S he spun a story the world wanted to believe: a self-made billionaire who had risen in a male-dominated business world in an African country ravaged by civil war and poverty. Wearing her trademark black blazer at the London Business School, the year-old chairwoman told a packed audience that leaders should be chosen on their merits. That over the years he had awarded her companies public contracts, tax breaks, telecom licenses and diamond-mining rights. And that even as she spoke to the crowd of aspiring entrepreneurs, she was paving the way for one of her most brazen insider deals — the payment of tens of millions of dollars from the state oil monopoly to a company in Dubai controlled by her business partner. Based on more than , confidential financial and business records and hundreds of interviews, Luanda Leaks offers a case study of a growing global problem: Thieving rulers, often called kleptocrats, and their family members and associates are moving ill-gotten public money to offshore secrecy jurisdictions, often with the help of prominent Western firms. From there, the money is used to buy up properties, businesses and other valuable assets, or it is simply hidden away, safe from tax authorities and criminal investigators. Public corruption drags down economies, erodes faith in democracy and diverts money that could otherwise be spent on hospitals, schools and roads. Transparency International rates Angola as one of the most corrupt countries in the world.
Adults and children
Protestors demonstrating in Americus, Georgia, were arrested and held in the Leesburg Stockade without beds or sanitary facilities, In , a year-old enslaved black woman named Celia killed the white man who owned her and was trying to rape her. The legal and social double standard that allowed white men to commit sexual violence against black women with impunity, while the most baseless fear of sexual contact between a black man and white woman resulted in deadly violence, continued after emancipation. Nearly one in four black people lynched from to were accused of improper contact with a white woman. Later, capital punishment for rape also was reserved for black defendants with white victims. In Virginia, all 58 people executed for rape between and were black men, although white men were convicted of rape in that period.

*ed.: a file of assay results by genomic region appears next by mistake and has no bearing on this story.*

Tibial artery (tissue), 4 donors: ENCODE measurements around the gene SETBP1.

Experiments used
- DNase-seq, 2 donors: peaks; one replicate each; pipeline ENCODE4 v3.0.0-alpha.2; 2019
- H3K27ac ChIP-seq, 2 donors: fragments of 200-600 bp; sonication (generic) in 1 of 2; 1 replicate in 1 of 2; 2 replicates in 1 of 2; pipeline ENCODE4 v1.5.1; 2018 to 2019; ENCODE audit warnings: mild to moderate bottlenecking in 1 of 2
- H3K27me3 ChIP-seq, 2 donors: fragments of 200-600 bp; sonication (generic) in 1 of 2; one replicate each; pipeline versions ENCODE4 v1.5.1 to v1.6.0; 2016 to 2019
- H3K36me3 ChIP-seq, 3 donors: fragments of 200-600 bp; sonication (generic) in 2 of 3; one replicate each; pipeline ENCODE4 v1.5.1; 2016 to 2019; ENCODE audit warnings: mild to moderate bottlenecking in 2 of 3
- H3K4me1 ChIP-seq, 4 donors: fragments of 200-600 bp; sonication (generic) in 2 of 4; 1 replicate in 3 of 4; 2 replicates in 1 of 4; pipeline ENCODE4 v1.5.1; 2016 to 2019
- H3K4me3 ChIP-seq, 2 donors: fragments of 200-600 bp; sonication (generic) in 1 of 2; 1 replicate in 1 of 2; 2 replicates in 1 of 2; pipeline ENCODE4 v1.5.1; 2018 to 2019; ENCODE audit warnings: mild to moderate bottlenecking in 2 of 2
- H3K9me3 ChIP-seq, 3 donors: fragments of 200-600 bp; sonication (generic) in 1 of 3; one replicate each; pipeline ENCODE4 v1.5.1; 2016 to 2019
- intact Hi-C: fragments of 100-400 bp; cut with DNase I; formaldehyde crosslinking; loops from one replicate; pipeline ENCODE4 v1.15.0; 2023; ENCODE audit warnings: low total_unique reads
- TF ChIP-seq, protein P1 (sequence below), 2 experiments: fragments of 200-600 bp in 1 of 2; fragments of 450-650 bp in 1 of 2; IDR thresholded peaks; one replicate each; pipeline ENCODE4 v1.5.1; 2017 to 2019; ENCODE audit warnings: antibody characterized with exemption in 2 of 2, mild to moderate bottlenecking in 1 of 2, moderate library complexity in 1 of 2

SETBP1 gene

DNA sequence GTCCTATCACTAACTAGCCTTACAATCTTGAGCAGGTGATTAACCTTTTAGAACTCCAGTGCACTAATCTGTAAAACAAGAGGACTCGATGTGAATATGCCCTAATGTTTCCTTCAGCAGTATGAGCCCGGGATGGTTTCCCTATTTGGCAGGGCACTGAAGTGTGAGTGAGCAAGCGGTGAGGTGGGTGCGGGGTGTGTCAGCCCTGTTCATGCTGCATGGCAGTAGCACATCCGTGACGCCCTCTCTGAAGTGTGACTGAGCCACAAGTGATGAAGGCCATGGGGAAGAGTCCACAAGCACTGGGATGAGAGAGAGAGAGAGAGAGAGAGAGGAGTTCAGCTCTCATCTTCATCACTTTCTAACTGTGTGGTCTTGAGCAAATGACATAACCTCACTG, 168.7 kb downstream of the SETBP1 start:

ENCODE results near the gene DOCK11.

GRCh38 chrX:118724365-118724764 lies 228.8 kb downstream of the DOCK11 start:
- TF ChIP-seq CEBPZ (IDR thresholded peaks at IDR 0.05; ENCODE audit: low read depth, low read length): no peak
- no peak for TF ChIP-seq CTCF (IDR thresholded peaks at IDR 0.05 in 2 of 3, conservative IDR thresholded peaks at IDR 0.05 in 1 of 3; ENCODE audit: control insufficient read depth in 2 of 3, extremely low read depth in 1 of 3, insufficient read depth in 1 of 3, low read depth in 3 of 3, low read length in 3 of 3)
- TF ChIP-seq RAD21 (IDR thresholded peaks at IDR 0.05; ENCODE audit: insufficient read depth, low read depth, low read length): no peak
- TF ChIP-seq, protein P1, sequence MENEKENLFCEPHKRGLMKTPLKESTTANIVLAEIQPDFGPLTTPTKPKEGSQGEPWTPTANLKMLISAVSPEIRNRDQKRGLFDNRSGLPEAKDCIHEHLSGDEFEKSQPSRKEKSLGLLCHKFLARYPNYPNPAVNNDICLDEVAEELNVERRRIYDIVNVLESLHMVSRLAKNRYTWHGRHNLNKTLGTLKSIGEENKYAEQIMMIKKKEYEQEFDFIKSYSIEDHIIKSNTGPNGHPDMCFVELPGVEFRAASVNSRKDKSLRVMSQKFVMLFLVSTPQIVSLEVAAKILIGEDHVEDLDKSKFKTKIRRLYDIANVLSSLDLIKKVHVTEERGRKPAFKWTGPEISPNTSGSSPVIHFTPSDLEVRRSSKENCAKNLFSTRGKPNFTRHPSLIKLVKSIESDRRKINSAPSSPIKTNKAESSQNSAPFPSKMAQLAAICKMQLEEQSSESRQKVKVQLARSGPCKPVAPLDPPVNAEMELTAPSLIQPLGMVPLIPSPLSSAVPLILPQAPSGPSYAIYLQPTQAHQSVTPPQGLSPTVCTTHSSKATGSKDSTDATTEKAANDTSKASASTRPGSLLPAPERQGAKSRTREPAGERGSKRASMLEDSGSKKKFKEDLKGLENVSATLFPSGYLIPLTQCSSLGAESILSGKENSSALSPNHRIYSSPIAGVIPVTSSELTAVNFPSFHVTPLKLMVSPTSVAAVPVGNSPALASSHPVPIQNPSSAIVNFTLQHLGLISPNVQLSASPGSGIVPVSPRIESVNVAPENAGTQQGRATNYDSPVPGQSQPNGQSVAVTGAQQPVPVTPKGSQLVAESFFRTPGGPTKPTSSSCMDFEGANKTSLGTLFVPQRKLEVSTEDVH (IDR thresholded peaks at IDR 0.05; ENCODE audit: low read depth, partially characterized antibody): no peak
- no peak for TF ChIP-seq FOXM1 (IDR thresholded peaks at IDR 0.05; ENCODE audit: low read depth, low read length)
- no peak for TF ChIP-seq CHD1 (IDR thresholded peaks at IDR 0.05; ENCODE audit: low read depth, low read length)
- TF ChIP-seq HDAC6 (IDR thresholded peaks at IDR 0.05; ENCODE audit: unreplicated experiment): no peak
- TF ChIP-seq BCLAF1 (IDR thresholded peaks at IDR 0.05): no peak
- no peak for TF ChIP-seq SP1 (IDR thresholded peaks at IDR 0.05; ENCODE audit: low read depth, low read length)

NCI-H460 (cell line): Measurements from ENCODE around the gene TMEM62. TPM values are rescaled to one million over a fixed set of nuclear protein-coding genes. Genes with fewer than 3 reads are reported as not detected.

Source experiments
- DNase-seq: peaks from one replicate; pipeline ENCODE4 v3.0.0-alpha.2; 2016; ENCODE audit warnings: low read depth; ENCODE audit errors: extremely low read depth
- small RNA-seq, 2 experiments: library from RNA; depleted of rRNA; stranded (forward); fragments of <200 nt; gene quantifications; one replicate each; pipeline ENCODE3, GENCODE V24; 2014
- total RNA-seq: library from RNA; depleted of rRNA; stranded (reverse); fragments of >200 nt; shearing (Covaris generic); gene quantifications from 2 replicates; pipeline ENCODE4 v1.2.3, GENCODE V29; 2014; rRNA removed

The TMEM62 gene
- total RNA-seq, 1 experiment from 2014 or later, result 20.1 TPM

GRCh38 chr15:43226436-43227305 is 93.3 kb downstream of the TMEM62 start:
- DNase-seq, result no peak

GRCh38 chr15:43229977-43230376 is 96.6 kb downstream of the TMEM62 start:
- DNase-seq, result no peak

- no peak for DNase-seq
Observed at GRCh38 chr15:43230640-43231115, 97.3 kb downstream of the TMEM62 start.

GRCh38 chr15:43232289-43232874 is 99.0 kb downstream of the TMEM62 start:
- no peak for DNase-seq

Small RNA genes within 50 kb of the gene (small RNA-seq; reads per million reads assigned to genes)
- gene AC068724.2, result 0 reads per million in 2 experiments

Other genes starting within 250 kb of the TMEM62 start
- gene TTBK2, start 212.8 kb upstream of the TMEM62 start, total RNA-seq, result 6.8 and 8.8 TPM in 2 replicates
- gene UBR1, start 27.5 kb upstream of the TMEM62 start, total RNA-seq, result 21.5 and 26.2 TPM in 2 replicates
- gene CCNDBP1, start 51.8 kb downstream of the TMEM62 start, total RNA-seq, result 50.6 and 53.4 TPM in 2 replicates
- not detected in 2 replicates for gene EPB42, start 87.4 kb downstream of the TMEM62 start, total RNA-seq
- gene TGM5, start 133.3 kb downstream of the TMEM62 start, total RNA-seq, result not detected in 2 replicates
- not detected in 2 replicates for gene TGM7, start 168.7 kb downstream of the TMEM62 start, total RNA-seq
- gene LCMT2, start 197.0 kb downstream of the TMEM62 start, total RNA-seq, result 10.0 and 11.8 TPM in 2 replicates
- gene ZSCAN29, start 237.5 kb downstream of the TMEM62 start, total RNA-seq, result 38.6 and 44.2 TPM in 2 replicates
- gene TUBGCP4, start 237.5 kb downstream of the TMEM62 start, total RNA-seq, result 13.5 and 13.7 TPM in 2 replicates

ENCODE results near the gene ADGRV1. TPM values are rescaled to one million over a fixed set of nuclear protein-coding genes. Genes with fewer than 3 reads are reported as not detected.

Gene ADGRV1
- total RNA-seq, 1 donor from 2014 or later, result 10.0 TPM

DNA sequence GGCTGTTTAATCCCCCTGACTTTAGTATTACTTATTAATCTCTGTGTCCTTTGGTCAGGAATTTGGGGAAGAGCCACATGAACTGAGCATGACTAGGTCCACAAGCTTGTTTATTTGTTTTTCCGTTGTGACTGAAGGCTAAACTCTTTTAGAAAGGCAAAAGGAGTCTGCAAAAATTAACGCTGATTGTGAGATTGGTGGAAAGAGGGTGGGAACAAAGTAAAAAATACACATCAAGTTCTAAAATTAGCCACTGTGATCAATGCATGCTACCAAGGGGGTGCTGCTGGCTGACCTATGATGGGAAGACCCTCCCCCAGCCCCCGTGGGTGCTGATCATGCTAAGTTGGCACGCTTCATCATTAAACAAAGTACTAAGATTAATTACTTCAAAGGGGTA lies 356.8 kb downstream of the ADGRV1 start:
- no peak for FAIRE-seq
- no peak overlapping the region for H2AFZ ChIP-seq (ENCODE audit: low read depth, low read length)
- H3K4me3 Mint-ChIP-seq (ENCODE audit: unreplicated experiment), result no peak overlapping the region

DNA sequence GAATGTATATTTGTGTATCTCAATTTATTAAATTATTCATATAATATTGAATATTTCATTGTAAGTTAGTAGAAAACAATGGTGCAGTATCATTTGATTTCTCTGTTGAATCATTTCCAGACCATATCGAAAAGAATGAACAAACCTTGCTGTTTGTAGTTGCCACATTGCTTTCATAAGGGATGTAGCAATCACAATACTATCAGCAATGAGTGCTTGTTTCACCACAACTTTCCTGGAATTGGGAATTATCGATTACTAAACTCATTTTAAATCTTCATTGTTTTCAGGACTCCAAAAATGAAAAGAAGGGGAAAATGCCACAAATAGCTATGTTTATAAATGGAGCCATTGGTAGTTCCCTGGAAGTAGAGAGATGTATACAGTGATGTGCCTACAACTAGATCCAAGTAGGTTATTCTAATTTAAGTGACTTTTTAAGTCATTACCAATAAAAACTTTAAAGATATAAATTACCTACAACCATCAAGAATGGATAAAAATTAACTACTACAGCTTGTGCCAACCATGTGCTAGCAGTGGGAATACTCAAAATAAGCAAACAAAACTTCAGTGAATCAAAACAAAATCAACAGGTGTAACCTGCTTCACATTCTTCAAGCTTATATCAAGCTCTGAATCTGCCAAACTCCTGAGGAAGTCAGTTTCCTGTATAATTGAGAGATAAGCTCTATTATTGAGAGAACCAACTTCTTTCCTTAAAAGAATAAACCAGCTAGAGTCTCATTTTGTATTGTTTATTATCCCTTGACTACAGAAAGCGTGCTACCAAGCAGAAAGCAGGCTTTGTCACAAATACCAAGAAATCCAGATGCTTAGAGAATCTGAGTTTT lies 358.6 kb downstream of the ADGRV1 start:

Sara Baartman, called "Saartjie" the diminutive form , was born in in the Camdeboo valley in the eastern part of the Cape Colony. It is commonly thought she was born in the Gamtoos valley, but she moved there with her family only years after her birth. Sara Baartman spent four years on stage in England and Ireland. Early on, her treatment on the Piccadilly stage caught the attention of British abolitionists, who argued that her performance was indecent and that she was being forced to perform against her will. Ultimately, the court ruled in favour of her exhibition after Dunlop produced a contract made between himself and Baartman. It is doubtful that this contract was valid: it was probably produced for the purposes of the trial. Baartman also moved to Manchester , where she was baptised as Sarah Bartmann.
This data story presents key characteristics from the Global Victim Dataset of approximately 3, victims exploited in Africa. Most data is shown at the regional level, and there are some key statistics for the ten countries within the region where the largest amount of data is present. The subset mainly comprises data from IOM's counter trafficking activities, and therefore some data is largely reflective of IOM's programming within the region. Regions and sub-regions are defined according to the official UN classification. Over half of victims exploited in Africa are victims of trafficking for labour exploitation, while around a fifth are victims of trafficking for sexual exploitation.